Aviation Puts the Awesome in Sixth Grade Science


Sixth grade was rough for me.  I was 5’4” and clumsy, I read a lot of Heinlein, and I was much more comfortable around adults than my age peers.  I remember spending a lot of time wishing that there was some way that I could really impress the other kids with the deep thoughts that I was thinking.  But, alas, I never managed to do that.

Fast forward to a couple of weeks ago.  My son is now in sixth grade.  Thankfully, he’s much better adjusted than I was and at least as smart.  But he also longs for ways to demonstrate to his peers the awesomeness of the thoughts he thinks.  He arrived home one day and announced that he was to be “scientist of the week” in his science class.  He was supposed to do a science experiment and report on it in class.  He and I thought for awhile and hatched a plan.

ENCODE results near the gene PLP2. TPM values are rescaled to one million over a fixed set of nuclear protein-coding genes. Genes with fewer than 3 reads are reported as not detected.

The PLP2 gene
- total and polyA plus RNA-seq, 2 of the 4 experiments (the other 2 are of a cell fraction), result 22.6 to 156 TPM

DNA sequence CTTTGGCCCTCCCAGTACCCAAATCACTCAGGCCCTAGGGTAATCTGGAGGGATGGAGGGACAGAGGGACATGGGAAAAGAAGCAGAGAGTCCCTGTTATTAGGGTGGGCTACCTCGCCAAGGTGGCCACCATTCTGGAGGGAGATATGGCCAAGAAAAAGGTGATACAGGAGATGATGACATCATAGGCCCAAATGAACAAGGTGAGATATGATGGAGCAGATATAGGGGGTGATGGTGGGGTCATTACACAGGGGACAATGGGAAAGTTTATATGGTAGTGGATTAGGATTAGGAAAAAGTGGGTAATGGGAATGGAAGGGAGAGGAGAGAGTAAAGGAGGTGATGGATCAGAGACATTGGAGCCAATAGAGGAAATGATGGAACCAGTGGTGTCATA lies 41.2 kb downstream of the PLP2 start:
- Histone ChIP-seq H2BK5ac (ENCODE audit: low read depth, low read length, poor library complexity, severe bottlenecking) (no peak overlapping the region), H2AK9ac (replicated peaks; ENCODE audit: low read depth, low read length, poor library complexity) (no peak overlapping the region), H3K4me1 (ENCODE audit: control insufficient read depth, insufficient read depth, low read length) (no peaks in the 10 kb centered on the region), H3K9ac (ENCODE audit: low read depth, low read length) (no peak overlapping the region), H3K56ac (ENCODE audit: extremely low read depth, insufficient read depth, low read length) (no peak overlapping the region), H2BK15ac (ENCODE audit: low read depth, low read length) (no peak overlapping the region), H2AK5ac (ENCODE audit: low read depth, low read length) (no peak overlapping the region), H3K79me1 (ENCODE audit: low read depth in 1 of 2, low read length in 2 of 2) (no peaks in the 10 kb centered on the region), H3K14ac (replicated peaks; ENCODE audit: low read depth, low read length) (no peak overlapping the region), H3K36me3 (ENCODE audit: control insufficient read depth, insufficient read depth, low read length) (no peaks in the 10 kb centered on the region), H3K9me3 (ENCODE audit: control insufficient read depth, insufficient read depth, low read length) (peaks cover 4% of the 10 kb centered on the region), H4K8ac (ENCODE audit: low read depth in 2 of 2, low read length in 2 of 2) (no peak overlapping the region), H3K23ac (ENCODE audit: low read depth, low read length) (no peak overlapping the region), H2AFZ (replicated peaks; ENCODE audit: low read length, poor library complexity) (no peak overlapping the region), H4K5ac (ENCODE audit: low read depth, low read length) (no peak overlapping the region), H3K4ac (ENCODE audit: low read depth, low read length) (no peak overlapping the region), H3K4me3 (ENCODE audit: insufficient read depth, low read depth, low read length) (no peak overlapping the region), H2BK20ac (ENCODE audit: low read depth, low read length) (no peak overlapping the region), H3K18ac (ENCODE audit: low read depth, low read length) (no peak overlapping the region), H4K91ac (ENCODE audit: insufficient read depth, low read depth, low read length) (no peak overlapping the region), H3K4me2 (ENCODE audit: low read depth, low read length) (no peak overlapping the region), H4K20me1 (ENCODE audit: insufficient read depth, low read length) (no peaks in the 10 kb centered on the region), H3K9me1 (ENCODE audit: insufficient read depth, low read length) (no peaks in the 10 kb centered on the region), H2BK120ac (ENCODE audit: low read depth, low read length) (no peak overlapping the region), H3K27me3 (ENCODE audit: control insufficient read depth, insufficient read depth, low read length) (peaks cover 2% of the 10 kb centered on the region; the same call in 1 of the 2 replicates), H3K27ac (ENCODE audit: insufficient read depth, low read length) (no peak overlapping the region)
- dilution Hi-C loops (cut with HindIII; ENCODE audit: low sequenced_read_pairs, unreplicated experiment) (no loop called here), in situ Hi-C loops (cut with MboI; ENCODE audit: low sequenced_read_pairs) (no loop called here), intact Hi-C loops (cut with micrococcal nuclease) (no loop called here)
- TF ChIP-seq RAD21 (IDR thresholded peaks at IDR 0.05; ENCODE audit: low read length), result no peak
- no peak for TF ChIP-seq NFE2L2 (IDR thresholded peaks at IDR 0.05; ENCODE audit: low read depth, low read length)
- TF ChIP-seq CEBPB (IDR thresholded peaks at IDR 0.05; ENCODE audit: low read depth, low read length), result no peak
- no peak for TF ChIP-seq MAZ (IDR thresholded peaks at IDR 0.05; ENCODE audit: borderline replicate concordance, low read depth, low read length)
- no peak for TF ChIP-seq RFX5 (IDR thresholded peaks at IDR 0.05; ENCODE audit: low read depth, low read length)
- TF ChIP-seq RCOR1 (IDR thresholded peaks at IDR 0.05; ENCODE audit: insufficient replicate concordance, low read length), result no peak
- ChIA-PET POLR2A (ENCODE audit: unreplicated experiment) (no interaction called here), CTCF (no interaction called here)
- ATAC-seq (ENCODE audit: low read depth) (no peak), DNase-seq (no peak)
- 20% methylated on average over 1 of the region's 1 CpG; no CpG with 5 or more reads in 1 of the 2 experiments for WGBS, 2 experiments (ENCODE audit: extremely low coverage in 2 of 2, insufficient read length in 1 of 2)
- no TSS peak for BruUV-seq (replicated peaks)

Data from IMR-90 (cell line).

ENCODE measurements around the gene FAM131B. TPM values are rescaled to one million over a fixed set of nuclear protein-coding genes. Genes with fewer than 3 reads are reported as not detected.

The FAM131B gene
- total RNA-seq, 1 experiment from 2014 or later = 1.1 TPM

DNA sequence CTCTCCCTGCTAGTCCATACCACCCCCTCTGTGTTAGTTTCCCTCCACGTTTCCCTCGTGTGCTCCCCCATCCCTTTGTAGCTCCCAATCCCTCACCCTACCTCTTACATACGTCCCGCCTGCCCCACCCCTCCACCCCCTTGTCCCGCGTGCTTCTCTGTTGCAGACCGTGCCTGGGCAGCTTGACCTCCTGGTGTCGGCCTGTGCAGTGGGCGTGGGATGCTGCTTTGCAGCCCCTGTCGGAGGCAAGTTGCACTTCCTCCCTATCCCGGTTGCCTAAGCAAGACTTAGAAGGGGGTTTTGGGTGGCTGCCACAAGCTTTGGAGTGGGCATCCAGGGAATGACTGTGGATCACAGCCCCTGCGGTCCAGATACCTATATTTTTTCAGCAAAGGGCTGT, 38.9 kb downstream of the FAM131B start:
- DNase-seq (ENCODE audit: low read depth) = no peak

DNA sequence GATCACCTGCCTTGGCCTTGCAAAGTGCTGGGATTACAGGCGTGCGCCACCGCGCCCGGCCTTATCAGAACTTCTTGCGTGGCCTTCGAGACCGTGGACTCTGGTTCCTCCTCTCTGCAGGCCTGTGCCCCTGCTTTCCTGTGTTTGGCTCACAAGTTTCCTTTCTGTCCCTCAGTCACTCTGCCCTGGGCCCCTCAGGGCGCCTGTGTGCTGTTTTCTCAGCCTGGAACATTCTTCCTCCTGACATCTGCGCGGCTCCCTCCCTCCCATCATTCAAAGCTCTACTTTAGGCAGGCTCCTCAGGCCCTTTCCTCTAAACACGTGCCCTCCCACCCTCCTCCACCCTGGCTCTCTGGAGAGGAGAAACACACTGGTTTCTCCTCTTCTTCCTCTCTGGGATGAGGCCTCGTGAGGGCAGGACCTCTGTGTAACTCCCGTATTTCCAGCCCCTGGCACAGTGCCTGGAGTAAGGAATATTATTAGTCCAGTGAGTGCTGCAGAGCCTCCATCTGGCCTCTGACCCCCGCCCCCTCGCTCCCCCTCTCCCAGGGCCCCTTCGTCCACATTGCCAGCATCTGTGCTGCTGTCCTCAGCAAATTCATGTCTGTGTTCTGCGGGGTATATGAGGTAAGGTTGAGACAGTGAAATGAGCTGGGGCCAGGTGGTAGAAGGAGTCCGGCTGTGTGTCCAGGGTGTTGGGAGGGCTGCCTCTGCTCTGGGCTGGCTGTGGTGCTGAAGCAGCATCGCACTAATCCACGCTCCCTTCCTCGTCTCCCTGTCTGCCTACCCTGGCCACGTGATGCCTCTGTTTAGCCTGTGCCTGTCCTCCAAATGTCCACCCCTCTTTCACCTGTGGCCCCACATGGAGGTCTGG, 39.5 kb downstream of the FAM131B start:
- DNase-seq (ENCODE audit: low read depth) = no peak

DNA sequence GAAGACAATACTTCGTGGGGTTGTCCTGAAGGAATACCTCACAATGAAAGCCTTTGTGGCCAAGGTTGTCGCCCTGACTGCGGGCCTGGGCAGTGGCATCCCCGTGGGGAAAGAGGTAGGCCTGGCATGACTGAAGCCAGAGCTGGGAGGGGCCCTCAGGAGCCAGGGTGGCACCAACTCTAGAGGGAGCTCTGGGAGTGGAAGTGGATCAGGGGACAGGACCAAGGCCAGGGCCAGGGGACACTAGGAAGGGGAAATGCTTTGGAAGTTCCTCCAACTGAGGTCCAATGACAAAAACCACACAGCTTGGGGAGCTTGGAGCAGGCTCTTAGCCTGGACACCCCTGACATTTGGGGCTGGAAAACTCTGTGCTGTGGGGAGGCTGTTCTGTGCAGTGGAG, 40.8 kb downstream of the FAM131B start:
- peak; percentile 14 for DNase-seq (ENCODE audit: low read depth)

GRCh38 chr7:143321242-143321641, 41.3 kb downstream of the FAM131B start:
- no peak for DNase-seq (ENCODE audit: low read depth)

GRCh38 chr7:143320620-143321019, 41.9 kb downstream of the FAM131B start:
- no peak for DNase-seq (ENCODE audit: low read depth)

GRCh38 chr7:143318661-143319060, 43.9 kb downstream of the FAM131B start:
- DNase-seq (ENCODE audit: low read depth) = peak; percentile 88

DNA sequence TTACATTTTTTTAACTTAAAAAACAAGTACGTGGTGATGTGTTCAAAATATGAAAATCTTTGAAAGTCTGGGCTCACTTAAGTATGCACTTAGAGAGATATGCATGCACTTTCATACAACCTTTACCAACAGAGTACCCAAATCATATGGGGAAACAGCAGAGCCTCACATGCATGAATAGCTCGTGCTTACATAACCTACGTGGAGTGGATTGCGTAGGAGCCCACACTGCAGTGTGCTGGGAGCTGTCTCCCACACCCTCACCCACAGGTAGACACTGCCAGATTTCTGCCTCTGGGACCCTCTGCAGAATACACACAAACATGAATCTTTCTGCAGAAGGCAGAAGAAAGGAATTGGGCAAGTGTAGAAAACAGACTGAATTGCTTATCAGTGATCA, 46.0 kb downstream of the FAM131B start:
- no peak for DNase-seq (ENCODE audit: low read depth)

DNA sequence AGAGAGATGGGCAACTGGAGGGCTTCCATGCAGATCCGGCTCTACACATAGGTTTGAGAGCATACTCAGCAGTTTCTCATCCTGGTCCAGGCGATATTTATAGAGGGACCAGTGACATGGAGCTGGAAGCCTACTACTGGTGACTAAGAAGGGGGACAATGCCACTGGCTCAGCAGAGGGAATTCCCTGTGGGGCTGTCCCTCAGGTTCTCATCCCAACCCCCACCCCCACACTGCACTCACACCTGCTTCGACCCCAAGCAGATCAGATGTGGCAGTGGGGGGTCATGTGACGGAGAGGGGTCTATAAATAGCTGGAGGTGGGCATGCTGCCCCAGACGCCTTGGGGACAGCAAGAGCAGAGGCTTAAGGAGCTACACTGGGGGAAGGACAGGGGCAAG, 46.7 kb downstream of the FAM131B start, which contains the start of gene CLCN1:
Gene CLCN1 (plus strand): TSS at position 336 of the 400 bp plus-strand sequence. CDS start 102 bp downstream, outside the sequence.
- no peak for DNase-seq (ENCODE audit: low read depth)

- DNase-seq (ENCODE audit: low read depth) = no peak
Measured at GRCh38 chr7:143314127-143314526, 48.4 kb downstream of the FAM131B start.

On that Tuesday, the skies were clear and visibility was unlimited.  I met him at the doors of his school as classes let out in the afternoon.  I wore my flight suit.  (Because, of course, it’s always good for your classmates to hear that your dad met you at the door wearing a flight suit.)  We drove to the airport, preflighted a TG-7A motorglider, loaded our scientific instruments and implements of destruction into the aircraft, and launched for a piece of airspace out between Detroit City Airport (KDET) and Selfridge ANGB (KMTC).

FOD Experiment Posing

The idea was to take two balloons to 10,000 ft. MSL.  One out in the unpressurized cockpit and one sealed in a mason jar as a control.  We’d observe the experimental balloon every 1,000 feet or so and then measure it 10,000 feet.  We could also visually compare it to the control balloon in the jar.